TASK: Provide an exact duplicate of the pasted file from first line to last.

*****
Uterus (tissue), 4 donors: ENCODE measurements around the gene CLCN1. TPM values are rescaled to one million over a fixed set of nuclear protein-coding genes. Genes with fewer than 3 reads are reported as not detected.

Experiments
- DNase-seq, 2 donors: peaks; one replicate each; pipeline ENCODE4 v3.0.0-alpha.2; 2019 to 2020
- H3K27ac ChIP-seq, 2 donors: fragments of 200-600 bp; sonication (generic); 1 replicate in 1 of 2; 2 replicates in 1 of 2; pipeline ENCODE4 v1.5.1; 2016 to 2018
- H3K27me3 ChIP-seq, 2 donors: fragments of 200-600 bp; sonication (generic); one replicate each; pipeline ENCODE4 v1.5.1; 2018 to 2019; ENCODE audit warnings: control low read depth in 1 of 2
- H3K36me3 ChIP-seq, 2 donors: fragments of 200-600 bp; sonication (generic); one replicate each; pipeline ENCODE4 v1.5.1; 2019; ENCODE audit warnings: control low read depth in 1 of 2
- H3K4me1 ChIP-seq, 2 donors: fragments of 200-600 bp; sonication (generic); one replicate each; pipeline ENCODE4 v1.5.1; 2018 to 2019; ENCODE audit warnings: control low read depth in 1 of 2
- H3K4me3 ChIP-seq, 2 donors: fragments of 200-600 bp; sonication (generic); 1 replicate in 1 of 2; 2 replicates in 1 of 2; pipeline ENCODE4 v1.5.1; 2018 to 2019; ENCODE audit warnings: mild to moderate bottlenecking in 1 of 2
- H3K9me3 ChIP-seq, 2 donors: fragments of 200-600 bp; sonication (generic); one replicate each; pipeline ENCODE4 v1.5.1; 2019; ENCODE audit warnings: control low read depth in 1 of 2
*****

Uterus (tissue), 4 donors: ENCODE measurements around the gene CLCN1. TPM values are rescaled to one million over a fixed set of nuclear protein-coding genes. Genes with fewer than 3 reads are reported as not detected.

Experiments
- DNase-seq, 2 donors: peaks; one replicate each; pipeline ENCODE4 v3.0.0-alpha.2; 2019 to 2020
- H3K27ac ChIP-seq, 2 donors: fragments of 200-600 bp; sonication (generic); 1 replicate in 1 of 2; 2 replicates in 1 of 2; pipeline ENCODE4 v1.5.1; 2016 to 2018
- H3K27me3 ChIP-seq, 2 donors: fragments of 200-600 bp; sonication (generic); one replicate each; pipeline ENCODE4 v1.5.1; 2018 to 2019; ENCODE audit warnings: control low read depth in 1 of 2
- H3K36me3 ChIP-seq, 2 donors: fragments of 200-600 bp; sonication (generic); one replicate each; pipeline ENCODE4 v1.5.1; 2019; ENCODE audit warnings: control low read depth in 1 of 2
- H3K4me1 ChIP-seq, 2 donors: fragments of 200-600 bp; sonication (generic); one replicate each; pipeline ENCODE4 v1.5.1; 2018 to 2019; ENCODE audit warnings: control low read depth in 1 of 2
- H3K4me3 ChIP-seq, 2 donors: fragments of 200-600 bp; sonication (generic); 1 replicate in 1 of 2; 2 replicates in 1 of 2; pipeline ENCODE4 v1.5.1; 2018 to 2019; ENCODE audit warnings: mild to moderate bottlenecking in 1 of 2
- H3K9me3 ChIP-seq, 2 donors: fragments of 200-600 bp; sonication (generic); one replicate each; pipeline ENCODE4 v1.5.1; 2019; ENCODE audit warnings: control low read depth in 1 of 2